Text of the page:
As stated, a lien filing against you is not necessarily automatic and does not necessarily occur at this stage in the process. The IRS frequently files federal tax liens against the taxpayer in order to secure their interests in any property that the taxpayer may be holding.

A lien is a security interest granted over a person’s property in order to ensure the payment of their tax liability. Typically, when a taxpayer goes to sell that property, such as with a house, the payment of a lien takes priority over any funds that would be distributed to the seller. Liens also can damage your credit score, impede your ability to borrow funds, and are a matter of public record, meaning that anyone can see if a lien has been filed against you.

It is critical to note that a lien attaches to all property that the taxpayer has, both real and personal, including property that is acquired after the lien is filed. Under Internal Revenue Code (IRC) §6322, the lien is effective from the date that the tax is assessed. Thus, if the tax is assessed on April 15 when the return is filed and the lien is filed on November 15, the lien’s priority date begins on April 15.. 

Liens will remain on the property until the tax has been paid in full, abated by the IRS (such as through an Offer in Compromise), or when the collection statute of limitations has expired (typically 10 years from the date of the assessment).

IRS Collections Step Five: Your Case is Assigned to the IRS Automated Collection Systems (ACS)

At a certain point (usually after 16 weeks), the service center makes the determination that its collection efforts have not yielded sufficient results and the taxpayer’s account is transferred to one of two places: Automated Collection Systems (ACS) or to the Collection field function (i.e. a revenue officer at a local IRS office). Most collection accounts will start in ACS though. ACS is a system of 23 computerized telephonic collection centers spread across the United States.[1] ACS essentially has three functions[2].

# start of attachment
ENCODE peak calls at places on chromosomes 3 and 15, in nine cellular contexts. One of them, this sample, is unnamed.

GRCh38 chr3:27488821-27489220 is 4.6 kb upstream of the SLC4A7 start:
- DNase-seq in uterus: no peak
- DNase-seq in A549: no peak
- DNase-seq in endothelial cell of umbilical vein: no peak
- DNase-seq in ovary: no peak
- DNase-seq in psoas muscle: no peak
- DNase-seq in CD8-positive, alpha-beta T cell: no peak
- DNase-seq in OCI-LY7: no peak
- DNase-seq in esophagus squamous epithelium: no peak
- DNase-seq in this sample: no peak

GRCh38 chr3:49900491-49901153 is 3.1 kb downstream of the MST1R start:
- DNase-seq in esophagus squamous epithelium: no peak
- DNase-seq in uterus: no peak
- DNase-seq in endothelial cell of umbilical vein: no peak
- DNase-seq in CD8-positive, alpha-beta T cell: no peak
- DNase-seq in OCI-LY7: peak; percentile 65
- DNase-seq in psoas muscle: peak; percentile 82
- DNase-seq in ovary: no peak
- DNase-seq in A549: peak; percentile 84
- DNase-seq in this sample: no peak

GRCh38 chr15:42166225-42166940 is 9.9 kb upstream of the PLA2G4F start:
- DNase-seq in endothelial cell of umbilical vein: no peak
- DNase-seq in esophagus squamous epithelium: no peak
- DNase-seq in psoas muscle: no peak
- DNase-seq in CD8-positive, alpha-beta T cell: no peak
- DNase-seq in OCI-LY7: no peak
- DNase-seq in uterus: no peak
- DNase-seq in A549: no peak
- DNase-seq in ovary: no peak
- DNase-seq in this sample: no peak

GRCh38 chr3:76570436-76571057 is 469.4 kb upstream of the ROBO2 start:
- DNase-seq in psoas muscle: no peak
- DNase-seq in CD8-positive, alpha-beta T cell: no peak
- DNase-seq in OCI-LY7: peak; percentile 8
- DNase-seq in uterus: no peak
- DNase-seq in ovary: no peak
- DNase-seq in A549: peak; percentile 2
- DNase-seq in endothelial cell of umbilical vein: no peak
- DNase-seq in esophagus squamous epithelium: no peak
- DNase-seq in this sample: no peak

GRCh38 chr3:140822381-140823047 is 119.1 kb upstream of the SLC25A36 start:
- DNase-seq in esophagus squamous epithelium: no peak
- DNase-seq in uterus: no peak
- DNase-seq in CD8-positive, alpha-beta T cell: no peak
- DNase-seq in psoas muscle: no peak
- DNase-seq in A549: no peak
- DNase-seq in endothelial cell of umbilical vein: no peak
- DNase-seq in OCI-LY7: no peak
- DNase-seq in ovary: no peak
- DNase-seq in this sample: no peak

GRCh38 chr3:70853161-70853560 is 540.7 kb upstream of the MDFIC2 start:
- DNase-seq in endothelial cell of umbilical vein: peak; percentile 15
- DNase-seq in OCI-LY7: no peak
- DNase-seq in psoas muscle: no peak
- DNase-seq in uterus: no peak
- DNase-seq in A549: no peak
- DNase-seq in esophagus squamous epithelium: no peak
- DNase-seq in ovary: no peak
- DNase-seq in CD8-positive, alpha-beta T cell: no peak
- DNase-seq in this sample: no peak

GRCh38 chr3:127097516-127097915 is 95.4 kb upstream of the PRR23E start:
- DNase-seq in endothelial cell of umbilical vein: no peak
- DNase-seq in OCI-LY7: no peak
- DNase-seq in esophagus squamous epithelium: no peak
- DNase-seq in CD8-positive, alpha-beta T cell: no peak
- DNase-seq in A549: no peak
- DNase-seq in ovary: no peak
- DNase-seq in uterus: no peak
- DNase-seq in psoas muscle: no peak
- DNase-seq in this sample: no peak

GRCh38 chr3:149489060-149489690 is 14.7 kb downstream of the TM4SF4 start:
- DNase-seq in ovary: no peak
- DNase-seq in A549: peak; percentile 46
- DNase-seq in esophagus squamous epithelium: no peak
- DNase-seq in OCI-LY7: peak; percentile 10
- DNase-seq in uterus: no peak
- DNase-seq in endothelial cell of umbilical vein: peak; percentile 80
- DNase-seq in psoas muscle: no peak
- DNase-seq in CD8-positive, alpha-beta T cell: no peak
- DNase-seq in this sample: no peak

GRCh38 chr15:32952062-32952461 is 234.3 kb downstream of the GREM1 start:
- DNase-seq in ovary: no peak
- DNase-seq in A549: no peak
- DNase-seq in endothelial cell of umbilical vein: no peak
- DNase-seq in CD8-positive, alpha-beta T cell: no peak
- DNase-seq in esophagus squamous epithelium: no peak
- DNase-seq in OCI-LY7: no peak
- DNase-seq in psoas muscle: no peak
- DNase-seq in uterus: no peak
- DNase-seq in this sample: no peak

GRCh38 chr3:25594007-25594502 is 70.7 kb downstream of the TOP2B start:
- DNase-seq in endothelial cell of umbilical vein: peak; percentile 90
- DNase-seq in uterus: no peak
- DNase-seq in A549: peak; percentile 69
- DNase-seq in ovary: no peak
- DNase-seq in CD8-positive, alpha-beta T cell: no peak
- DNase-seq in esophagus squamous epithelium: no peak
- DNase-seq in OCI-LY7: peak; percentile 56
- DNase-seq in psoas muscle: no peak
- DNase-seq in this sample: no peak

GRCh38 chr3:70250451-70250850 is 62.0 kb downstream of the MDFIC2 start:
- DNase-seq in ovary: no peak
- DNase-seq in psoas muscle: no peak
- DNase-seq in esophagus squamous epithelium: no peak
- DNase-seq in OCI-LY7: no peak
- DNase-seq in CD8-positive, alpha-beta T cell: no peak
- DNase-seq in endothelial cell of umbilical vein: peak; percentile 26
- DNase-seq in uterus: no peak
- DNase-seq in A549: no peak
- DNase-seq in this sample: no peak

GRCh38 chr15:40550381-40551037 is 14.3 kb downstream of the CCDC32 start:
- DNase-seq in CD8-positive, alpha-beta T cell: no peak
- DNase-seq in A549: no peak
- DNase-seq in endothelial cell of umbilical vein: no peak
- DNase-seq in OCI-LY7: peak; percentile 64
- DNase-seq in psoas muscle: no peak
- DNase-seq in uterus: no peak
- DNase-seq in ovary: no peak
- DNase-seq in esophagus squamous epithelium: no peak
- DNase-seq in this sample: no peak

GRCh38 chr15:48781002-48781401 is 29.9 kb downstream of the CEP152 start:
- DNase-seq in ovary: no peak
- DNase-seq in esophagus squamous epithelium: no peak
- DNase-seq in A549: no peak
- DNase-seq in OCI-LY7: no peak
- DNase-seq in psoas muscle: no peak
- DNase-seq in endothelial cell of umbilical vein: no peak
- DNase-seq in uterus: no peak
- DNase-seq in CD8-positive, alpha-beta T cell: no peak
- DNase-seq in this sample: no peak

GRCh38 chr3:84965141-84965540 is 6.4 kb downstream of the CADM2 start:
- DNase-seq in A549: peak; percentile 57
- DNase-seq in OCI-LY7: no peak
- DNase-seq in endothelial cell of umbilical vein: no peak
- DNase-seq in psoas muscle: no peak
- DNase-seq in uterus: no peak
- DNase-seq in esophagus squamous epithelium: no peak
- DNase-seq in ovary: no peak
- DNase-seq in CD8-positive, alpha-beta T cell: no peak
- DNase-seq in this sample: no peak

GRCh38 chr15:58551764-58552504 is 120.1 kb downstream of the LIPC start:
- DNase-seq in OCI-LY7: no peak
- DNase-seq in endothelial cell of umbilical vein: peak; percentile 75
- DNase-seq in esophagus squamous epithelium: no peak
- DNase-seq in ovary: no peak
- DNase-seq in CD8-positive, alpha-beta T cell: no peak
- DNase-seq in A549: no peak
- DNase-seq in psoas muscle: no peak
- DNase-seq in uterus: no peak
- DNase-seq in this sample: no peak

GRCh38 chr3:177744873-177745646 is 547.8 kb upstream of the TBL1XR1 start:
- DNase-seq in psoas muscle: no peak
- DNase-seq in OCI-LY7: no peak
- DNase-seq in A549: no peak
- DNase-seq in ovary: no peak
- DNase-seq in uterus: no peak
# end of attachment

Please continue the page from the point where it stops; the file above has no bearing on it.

1. IRS Collections Contact Function – The primary function of ACS is to receive incoming calls and make outgoing calls in order to encourage contact with non-filing taxpayers or those who are delinquent on their account and have a balance due. ACS centers around the country handle a high volume of calls daily and work to resolve the accounts of taxpayers as well as to collect information that would be valuable to the collection effort that is voluntarily disclosed during these communications (location of assets, contact information, etc.)

 

  1. IRS Collections Investigatory Function – This part of ACS searches taxpayers through public records, asset searches, and calls to third parties in order to pinpoint the taxpayer’s location and the location of any assets that may be seized by the IRS during the collections process.

 

  1. IRS Collections Research Function – While it is not the most appropriate name for this function, it is the section of ACS that handles any incoming correspondence received from taxpayers and makes the appropriate adjustments to the taxpayers’ accounts.